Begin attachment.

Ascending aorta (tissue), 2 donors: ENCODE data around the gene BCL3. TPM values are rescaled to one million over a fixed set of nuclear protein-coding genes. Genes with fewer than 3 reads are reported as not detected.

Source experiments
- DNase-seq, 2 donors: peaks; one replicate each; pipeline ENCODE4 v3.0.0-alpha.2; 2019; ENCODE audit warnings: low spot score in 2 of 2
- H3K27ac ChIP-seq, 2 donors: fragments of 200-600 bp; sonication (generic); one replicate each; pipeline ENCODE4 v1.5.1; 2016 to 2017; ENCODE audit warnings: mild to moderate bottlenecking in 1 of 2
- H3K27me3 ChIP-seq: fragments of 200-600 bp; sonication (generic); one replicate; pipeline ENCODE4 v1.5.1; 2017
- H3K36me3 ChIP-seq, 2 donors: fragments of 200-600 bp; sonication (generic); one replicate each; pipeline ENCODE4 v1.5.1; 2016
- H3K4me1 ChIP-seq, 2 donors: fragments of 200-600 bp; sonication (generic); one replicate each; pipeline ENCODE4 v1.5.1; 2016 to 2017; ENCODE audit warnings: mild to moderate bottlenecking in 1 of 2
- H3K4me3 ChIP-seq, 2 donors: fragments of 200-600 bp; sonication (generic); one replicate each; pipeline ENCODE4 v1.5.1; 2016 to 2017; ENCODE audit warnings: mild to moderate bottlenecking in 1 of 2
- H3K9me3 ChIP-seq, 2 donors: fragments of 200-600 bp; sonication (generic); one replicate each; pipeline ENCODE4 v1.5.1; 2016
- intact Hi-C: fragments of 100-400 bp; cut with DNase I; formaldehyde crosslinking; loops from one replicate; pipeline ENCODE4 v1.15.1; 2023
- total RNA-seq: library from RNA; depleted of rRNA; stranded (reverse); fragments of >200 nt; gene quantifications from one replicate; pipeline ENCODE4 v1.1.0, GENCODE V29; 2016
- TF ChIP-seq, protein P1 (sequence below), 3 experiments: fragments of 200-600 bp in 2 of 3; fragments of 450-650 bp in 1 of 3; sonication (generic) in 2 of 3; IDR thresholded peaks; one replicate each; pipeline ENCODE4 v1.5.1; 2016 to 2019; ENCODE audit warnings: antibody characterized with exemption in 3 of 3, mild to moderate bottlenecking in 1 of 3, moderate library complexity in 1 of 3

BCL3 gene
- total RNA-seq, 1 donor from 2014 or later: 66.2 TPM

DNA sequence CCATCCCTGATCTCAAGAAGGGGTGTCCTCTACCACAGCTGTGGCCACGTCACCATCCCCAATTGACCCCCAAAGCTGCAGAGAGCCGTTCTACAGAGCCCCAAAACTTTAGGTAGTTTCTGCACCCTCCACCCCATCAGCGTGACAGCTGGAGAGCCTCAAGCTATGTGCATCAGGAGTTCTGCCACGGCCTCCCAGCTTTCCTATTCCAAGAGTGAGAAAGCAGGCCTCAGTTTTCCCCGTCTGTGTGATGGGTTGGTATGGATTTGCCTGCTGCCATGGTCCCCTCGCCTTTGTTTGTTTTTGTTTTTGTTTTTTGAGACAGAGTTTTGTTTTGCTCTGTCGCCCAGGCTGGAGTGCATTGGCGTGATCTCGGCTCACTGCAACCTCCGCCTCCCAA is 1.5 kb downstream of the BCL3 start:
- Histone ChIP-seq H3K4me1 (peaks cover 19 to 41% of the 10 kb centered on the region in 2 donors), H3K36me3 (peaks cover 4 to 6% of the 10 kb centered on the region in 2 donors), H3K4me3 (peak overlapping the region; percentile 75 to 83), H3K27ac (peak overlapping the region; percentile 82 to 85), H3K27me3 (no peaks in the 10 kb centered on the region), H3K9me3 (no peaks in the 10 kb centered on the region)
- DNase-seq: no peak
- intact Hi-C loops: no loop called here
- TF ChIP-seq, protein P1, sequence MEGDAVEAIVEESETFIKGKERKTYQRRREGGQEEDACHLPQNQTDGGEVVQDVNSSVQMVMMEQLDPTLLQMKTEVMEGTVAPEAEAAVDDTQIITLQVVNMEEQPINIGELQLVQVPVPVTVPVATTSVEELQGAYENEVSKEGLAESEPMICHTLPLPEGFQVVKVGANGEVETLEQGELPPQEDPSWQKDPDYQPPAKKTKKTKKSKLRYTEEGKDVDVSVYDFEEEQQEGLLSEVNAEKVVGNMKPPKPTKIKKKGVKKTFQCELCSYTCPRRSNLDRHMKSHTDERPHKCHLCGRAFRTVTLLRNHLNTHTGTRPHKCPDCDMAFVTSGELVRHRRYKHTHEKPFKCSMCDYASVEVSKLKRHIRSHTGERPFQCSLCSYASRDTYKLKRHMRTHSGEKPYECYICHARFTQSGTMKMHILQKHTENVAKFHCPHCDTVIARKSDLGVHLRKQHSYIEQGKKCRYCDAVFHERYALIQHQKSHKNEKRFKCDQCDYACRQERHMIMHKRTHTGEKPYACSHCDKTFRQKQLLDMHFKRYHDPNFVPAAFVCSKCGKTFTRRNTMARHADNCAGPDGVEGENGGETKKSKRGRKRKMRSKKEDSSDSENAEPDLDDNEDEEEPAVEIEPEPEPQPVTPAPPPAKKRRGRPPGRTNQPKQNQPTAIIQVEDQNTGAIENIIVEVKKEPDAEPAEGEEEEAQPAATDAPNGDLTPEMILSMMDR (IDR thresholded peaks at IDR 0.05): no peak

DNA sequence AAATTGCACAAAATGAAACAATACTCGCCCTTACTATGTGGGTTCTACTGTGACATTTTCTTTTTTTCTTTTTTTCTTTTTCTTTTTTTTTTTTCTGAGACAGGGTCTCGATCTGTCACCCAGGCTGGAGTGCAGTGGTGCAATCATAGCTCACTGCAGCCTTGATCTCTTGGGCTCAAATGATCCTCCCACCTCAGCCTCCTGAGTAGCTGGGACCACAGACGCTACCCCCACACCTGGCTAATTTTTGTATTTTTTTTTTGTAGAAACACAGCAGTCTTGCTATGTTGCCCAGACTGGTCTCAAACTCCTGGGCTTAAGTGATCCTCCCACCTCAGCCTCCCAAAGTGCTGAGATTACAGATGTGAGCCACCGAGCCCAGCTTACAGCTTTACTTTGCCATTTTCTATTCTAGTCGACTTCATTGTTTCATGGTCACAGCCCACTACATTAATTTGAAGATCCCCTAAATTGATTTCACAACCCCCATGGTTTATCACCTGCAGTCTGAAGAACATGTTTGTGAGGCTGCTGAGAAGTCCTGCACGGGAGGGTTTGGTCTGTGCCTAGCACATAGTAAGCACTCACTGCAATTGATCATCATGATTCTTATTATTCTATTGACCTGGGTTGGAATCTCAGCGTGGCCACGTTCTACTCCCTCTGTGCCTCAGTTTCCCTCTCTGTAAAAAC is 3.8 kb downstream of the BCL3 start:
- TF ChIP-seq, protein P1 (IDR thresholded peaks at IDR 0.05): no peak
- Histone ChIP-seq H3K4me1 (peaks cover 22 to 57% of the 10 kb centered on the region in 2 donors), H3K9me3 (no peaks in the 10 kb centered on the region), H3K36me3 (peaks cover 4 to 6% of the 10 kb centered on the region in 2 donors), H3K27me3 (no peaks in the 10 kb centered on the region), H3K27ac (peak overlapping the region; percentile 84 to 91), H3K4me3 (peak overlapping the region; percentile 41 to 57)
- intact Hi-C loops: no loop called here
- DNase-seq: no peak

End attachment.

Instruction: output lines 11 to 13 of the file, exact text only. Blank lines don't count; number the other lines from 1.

- total RNA-seq: library from RNA; depleted of rRNA; stranded (reverse); fragments of >200 nt; gene quantifications from one replicate; pipeline ENCODE4 v1.1.0, GENCODE V29; 2016
- TF ChIP-seq, protein P1 (sequence below), 3 experiments: fragments of 200-600 bp in 2 of 3; fragments of 450-650 bp in 1 of 3; sonication (generic) in 2 of 3; IDR thresholded peaks; one replicate each; pipeline ENCODE4 v1.5.1; 2016 to 2019; ENCODE audit warnings: antibody characterized with exemption in 3 of 3, mild to moderate bottlenecking in 1 of 3, moderate library complexity in 1 of 3

BCL3 gene